How to Say No to Changing Training Programs

Its all too common to see switches in training programs based less on actual need, merit of the program or its fit into your training stage, and based more on social media, friends, and popular powerlifting and fitness icons. This is a short post, but I feel it’s an important one. If what you are doing is working for you, and by “working”, I mean that you are making progress on your total or increasing desired trainable outcomes, please don’t change it. It doesn’t matter if you’ve been running it for two weeks or two years...if you are still progressing, there’s no need to change.

Factors that may make you want to stray:

  • Social Pressures - friends or acquaintances may want you to run the same approach they are using, or you are hearing more and more about X training program. 
  • Successes of Others - People in a larger social circle may be experiencing great progress on a specific training program. Good for them! So are you! Still not a reason to change. Recognize these influences on you, and embrace your own rationality. 
  • Actual Research - Sometimes actual exercise science research points toward a specific idea in principle producing more or faster progress. Nevertheless, you are progressing quite well, friend, and have no reason to stray. 
  • Fitness Icons - Specific fitness icons may be the author or proponent of a training program, and may swear by its effectiveness. Many people can benefit but if you’re already in the green, stay the course until there is a real reason to reach for a different approach. 

What to do before considering a different approach:

  1. Have you given the training approach long enough that you could be experiencing progress? As an example, if I had an athlete running a high volume training block, we would expect performance to slightly decrease in some cases as the athlete accumulates volume before a supercompensation effect. Sometimes athletes in this case switch training programs to something lower volume only to make massive progress. Guess what? It was probably the old approach that did all the work!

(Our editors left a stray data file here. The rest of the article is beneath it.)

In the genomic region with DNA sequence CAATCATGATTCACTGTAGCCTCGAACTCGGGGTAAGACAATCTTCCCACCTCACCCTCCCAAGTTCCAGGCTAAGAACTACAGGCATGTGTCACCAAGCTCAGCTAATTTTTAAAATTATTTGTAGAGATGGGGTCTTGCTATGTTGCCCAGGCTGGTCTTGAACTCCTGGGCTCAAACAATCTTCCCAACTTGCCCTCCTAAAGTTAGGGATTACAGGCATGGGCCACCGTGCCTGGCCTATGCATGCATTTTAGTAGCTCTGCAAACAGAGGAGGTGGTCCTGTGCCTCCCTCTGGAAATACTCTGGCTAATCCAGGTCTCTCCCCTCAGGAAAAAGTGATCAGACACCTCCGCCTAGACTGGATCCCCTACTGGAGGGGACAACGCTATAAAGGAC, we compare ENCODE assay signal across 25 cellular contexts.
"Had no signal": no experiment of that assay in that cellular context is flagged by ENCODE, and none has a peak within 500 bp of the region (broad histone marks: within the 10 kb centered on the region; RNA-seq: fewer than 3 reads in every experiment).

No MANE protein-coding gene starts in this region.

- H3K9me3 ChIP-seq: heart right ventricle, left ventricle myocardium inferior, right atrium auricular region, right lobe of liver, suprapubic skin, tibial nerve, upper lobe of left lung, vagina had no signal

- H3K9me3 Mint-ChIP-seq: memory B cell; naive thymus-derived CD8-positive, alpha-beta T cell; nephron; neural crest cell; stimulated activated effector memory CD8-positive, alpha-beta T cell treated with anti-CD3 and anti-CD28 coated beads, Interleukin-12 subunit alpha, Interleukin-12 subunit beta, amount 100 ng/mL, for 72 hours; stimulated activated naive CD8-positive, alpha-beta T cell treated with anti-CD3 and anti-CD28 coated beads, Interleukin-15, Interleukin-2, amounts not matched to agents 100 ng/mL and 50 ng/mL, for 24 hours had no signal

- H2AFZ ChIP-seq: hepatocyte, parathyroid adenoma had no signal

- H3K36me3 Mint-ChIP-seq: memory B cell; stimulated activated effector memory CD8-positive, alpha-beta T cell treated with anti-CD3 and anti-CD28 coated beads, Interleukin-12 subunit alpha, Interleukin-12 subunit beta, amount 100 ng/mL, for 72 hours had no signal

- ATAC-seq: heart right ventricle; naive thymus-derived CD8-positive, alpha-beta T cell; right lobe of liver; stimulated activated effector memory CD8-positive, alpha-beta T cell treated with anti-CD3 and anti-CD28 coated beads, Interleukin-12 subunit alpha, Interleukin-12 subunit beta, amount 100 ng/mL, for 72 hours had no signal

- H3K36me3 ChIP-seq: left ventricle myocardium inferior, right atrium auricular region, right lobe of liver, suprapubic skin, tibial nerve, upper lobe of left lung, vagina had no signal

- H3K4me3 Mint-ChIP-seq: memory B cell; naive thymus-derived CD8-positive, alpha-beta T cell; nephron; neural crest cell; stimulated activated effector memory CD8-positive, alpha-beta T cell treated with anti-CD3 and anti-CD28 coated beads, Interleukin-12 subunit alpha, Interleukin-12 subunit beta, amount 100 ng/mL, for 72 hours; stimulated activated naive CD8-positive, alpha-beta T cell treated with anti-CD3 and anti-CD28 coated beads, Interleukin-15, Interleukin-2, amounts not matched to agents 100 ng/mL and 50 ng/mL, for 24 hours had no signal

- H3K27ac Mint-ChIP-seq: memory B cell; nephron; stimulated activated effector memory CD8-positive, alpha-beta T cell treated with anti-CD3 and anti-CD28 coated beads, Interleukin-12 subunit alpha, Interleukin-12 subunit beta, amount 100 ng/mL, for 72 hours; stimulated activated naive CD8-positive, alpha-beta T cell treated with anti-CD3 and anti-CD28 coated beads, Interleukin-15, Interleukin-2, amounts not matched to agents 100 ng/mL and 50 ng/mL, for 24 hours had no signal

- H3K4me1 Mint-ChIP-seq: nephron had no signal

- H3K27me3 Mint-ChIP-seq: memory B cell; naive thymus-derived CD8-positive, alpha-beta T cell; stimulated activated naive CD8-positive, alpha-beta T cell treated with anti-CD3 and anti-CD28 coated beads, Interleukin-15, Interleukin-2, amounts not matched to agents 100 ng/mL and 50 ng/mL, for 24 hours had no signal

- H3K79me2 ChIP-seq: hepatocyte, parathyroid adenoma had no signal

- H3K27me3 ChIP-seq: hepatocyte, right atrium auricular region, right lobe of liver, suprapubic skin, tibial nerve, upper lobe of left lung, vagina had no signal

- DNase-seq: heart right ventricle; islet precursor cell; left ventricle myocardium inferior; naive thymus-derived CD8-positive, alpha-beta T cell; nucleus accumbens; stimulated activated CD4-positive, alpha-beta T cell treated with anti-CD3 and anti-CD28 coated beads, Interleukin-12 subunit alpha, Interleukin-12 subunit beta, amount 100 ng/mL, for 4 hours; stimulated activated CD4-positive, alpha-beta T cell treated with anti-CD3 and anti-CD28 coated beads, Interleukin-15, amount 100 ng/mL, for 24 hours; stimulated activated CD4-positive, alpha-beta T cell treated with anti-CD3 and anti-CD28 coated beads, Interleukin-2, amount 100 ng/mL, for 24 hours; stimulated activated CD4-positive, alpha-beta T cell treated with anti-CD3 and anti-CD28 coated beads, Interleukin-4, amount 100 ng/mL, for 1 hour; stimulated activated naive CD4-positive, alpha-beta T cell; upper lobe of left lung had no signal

2. Try variation. Sometimes small changes in exercise variation, week-to-week loading or intensity can make a big difference. 
  3. Increase training volume. Sometimes plateaus occur because you are no longer taking in the requisite volume to cause adaptation. Increase volume over time and you may see progress again. 
  4. Decrease training volume. Sometimes a good old fashioned deload is needed to realize the progress you’ve been building. A moderate reduction in training volume can do wonders.
  5. Have you checked factors outside training? What are your overall life stress levels like? Have they increased? Are you in a caloric deficit, or are you consuming adequate protein? Are you getting enough sleep? The training program itself might not be the culprit of your lack of progress…it might be everything else going on.  

If you find that you are actually needing a change for reasons outside the above listed (perhaps the system under which you were operating when you first chose the program, or your underlying goals and motivations have changed), try learning about the principles behind the creation of these training programs you see everywhere before you change courses. How is the weekly frequency, volume, exercise selection, set/rep combinations, and weekly variation selected? What principles guide that selection? Below are listed some further reading toward that end. 

Resist the urge and you’ll likely be rewarded with continued progress and an appreciation for dedication and discipline. Training and progress is the marathon, when everyone wants the sprint.

Bryce Lewis2 Comments